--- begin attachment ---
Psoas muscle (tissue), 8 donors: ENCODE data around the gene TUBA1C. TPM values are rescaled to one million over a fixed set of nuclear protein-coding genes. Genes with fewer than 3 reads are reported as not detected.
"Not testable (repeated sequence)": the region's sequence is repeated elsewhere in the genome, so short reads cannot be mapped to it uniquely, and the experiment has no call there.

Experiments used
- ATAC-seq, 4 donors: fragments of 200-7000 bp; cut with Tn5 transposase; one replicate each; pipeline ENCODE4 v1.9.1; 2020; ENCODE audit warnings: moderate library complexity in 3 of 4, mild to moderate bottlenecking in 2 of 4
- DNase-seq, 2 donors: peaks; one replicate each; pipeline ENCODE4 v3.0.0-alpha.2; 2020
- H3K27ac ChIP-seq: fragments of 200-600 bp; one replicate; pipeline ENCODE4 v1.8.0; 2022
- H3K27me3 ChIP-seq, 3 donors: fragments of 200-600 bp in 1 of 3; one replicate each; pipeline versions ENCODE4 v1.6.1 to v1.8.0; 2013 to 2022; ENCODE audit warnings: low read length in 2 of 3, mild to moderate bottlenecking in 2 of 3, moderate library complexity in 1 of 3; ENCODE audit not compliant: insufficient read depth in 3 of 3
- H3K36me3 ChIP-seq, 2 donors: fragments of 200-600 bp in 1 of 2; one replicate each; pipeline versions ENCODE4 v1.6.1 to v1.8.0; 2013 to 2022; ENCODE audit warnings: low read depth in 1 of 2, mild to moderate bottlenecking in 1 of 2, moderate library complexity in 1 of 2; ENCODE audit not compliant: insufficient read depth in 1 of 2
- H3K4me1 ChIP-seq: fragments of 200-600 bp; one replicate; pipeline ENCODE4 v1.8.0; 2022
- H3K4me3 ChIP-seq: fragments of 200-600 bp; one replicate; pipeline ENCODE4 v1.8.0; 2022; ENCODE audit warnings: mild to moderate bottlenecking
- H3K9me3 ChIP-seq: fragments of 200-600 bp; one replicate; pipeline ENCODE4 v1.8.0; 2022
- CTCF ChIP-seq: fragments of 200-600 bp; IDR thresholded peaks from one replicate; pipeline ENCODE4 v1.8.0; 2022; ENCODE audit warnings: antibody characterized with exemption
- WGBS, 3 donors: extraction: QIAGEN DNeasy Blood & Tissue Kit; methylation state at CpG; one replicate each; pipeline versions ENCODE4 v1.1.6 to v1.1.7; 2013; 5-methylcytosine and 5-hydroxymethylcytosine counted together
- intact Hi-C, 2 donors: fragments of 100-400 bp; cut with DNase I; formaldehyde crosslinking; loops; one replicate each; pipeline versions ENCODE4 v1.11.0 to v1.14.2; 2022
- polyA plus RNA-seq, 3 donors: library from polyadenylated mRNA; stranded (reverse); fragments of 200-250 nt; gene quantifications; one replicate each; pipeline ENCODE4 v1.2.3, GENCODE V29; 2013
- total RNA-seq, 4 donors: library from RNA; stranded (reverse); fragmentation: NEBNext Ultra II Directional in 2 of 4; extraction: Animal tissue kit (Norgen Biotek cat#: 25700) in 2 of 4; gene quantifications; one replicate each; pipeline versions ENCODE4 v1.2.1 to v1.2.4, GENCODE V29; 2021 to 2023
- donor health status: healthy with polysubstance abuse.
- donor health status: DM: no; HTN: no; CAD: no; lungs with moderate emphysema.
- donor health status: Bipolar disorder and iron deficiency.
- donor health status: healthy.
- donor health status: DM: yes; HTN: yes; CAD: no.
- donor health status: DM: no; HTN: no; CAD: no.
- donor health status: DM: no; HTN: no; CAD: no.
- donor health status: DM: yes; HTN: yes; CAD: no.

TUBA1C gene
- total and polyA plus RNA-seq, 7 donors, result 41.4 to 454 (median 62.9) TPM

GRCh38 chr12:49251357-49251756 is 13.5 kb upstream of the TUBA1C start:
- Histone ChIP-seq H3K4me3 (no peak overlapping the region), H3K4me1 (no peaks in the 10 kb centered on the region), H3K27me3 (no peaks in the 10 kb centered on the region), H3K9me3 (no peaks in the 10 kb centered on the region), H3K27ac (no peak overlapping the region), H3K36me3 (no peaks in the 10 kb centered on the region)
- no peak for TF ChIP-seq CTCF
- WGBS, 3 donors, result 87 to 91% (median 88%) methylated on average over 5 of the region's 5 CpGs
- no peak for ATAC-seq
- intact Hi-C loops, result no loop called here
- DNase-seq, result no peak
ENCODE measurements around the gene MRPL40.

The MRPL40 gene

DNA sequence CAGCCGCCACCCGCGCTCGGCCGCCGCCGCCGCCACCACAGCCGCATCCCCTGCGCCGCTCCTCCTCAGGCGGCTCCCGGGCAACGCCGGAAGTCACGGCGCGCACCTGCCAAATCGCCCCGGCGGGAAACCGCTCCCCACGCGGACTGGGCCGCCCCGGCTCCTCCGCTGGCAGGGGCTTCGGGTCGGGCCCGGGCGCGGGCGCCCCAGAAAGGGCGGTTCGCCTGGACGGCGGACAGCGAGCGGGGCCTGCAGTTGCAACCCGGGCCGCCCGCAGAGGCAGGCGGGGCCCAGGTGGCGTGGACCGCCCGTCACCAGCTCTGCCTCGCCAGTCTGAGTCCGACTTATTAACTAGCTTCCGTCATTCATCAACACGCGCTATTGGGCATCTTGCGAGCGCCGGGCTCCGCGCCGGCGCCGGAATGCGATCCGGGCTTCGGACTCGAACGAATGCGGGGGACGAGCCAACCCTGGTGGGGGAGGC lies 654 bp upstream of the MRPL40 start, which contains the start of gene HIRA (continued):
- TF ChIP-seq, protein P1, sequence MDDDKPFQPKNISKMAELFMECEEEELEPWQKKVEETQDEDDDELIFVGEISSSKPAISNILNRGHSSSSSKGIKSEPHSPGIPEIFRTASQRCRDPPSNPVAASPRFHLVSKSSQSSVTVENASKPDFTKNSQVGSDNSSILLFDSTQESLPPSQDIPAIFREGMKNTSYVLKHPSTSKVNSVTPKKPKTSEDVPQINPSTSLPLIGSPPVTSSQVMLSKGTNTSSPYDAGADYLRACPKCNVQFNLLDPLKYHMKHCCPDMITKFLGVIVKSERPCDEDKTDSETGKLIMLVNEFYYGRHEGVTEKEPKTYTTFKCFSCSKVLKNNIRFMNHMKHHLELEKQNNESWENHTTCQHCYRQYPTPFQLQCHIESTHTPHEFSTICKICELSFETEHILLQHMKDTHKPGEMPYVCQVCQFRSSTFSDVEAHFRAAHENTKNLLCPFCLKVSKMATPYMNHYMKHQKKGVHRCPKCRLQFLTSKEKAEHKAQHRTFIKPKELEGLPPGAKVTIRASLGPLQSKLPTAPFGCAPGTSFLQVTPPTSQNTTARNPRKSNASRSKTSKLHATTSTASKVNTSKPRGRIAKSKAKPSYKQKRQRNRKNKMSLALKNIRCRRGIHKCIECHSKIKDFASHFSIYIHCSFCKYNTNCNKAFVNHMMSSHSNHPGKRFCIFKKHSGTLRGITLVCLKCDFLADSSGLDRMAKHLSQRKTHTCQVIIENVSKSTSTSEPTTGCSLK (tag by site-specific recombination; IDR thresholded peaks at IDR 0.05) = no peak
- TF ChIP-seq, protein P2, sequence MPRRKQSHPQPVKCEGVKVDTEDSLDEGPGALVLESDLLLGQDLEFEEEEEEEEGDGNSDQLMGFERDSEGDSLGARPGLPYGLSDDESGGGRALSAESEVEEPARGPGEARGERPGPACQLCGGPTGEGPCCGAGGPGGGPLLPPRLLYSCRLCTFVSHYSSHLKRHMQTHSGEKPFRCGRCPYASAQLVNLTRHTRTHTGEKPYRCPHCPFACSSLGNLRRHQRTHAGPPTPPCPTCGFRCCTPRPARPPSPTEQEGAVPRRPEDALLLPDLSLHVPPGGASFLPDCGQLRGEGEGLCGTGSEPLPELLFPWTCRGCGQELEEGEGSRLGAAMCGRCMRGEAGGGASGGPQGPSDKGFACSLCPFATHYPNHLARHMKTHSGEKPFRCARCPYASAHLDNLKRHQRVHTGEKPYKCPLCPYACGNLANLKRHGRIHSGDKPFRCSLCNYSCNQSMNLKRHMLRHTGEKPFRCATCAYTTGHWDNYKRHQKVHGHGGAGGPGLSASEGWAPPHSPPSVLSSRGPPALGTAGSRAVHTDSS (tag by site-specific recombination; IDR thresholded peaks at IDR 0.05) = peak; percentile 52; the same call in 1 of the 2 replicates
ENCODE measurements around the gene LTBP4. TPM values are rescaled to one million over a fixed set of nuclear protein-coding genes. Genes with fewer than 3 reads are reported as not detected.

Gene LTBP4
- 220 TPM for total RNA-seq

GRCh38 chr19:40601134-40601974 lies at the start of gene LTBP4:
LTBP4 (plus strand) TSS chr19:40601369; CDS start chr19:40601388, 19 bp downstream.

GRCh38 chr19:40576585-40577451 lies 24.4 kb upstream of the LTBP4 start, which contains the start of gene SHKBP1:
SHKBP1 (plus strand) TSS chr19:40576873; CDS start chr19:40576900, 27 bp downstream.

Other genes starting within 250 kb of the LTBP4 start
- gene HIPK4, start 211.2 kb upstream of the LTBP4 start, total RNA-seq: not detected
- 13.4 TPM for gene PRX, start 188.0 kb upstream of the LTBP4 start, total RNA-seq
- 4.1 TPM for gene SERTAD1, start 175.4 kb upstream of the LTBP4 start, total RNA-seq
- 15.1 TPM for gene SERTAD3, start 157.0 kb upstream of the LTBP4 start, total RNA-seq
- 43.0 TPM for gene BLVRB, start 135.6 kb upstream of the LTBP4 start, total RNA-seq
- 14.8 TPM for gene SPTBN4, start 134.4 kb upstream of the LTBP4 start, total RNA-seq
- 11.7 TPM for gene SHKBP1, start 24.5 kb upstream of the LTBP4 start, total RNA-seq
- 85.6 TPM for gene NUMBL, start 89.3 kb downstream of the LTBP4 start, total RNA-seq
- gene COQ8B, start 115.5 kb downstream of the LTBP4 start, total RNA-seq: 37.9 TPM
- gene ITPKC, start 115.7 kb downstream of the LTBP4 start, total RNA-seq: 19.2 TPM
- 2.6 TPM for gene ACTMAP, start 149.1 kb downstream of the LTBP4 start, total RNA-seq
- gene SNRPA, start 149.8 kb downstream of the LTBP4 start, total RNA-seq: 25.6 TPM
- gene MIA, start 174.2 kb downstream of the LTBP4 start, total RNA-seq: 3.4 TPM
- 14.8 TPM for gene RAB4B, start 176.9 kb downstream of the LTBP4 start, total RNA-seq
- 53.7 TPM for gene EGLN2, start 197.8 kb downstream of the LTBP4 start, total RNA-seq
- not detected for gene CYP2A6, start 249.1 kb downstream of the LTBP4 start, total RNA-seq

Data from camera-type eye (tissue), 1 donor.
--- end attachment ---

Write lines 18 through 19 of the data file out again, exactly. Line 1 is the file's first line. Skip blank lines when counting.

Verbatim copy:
- donor health status: DM: no; HTN: no; CAD: no; lungs with moderate emphysema.
- donor health status: Bipolar disorder and iron deficiency.